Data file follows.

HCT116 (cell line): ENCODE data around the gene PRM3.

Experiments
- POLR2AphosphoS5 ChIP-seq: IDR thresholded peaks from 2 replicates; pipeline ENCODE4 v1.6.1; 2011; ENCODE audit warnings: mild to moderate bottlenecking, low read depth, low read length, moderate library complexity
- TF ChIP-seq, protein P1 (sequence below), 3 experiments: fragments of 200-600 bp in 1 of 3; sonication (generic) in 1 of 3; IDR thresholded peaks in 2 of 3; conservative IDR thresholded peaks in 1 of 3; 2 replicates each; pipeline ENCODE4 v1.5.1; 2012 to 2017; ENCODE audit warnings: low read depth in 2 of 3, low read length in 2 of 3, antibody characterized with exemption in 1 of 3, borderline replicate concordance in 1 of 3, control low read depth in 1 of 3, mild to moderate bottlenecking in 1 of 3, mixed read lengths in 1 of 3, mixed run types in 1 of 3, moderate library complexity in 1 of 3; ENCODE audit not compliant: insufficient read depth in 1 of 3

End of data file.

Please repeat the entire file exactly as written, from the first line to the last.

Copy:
HCT116 (cell line): ENCODE data around the gene PRM3.

Experiments
- POLR2AphosphoS5 ChIP-seq: IDR thresholded peaks from 2 replicates; pipeline ENCODE4 v1.6.1; 2011; ENCODE audit warnings: mild to moderate bottlenecking, low read depth, low read length, moderate library complexity
- TF ChIP-seq, protein P1 (sequence below), 3 experiments: fragments of 200-600 bp in 1 of 3; sonication (generic) in 1 of 3; IDR thresholded peaks in 2 of 3; conservative IDR thresholded peaks in 1 of 3; 2 replicates each; pipeline ENCODE4 v1.5.1; 2012 to 2017; ENCODE audit warnings: low read depth in 2 of 3, low read length in 2 of 3, antibody characterized with exemption in 1 of 3, borderline replicate concordance in 1 of 3, control low read depth in 1 of 3, mild to moderate bottlenecking in 1 of 3, mixed read lengths in 1 of 3, mixed run types in 1 of 3, moderate library complexity in 1 of 3; ENCODE audit not compliant: insufficient read depth in 1 of 3